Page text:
By Tony Grossi | ESPNCleveland.com
The Morning Kickoff …
What are you doing?: Norv Turner is entering his 29th NFL season of coaching. The Browns are his eighth team. He broke in with John Robinson when the Rams still played in Los Angeles. Robinson has been out of the NFL since 1992 – and Turner keeps humming along.
Turner’s career took off after piloting the Dallas Cowboys to two Super Bowl championships in three years as Jimmy Johnson’s offensive coordinator. Troy Aikman still calls him the best play-caller in the NFL.
The Cowboys’ gig earned Turner the head coach job with the Redskins. He also was head coach of the Raiders and Chargers. With the Chargers, Turner hired Rob Chudzinski two times after Chud’s tenure with the Browns was blown up – in 2005 as tight ends coach and in 2009 as tight ends coach and assistant head coach.
When Turner joined the Browns at age 61 -- this time with Chudzinski as his boss -- it was the fifth different team for which he held the job of offensive coordinator.
“I’ve had people say, ‘What are you doing?’” Turner mused.
I tell him he’s a lifer.
“No. I like coaching,” Turner said, affirming my assertion. “This is a great opportunity. My relationship with Rob … the opportunity to work with my son (Scott, Browns receivers coach) … and this offensive staff, I have a connection with almost every guy other than (running backs coach) John Settle. We have a really good offensive staff.
“And a chance … I think there’s some real fun and sense of accomplishment when you can get involved with a group that you hope is going to make a move. This is a good young group and we have a chance, if we do the right things, to be a real good group.”
Setting it up: I first met Turner in the middle of the 1993 season when Bernie Kosar joined the Cowboys after he was fired by Bill Belichick.
Kosar was cut on a Monday morning. Within 24 hours, Kosar was on a plane to Dallas. In a first class seat, Kosar devoured scribbled notes on the Cowboys’ terminology dictated to him on Monday night by Turner. (This was before the Internet and Ipads.)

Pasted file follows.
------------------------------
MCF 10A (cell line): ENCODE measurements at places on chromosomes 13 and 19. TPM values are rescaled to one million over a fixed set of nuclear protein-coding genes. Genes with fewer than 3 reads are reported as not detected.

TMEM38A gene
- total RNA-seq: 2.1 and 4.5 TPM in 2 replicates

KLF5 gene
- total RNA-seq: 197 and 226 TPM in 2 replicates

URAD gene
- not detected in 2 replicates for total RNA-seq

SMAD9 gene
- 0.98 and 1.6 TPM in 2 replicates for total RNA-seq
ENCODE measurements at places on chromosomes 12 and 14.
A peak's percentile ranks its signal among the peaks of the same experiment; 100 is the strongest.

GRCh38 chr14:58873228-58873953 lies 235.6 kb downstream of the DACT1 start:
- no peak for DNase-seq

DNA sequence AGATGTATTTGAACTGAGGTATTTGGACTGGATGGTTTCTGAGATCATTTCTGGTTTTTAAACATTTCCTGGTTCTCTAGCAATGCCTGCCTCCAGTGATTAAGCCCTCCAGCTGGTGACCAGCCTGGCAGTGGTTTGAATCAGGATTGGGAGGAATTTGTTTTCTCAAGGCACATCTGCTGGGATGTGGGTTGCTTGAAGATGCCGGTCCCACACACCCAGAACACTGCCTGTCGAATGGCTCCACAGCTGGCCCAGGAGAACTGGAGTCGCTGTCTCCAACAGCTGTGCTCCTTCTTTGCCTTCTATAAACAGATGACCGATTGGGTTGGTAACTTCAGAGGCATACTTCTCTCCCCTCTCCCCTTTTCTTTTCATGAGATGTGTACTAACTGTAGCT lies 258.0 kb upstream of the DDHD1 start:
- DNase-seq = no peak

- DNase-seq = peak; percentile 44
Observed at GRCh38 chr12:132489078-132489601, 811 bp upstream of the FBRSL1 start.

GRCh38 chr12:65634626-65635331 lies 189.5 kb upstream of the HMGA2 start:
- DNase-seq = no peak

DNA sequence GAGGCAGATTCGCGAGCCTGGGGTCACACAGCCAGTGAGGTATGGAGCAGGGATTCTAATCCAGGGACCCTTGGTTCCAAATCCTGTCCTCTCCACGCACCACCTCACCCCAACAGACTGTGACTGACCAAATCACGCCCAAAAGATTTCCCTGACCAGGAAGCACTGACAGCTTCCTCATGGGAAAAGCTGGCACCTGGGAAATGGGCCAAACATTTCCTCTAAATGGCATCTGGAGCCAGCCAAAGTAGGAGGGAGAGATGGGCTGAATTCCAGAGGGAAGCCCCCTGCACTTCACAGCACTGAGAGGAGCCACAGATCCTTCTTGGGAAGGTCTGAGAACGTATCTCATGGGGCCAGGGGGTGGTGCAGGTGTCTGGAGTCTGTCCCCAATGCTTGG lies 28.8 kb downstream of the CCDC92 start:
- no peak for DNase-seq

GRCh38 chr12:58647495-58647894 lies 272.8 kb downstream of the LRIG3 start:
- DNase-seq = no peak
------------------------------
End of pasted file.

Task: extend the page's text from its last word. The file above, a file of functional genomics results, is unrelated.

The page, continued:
With the help of Turner and Jason Garrett – the Cowboys’ backup quarterback who now is the team’s head coach – Kosar crammed the Dallas playbook and played three quarters on his fifth day with the team. The Cowboys, needing every win to keep pace with the 49ers for NFC best record, beat the Arizona Cardinals with Aikman sidelined with a concussion.
I spoke with Turner on Thursday after the team’s third OTA practice of the new season. This was about two hours before news broke of the Browns’ contract agreement with quarterback Brian Hoyer.
This first part of a two-part interview is devoted exclusively to Brandon Weeden.
The impression is that you and Chud went to bat for Weeden when the CEO and GM wanted him replaced. What do you like about him?
Turner: I don’t know if it comes down to Brandon as much as it comes down to this team and where we’re at. Brandon’s got the physical skills to do what we want to do. I think getting Jason (Campbell) is a bonus, because you’re getting a guy that’s played and knows how to play the game, played in a lot of games and been a successful quarterback.
I think it’s just being realistic about the position. What’s thrown this out of whack a little bit is there have been some players at the position the last couple years that have had immediate impact. Sometimes that has more to do with the situation they go into as the player himself. I don’t know that there’s a lot of guys in a certain sense last year would have great success offensively at the quarterback position for a lot of reasons.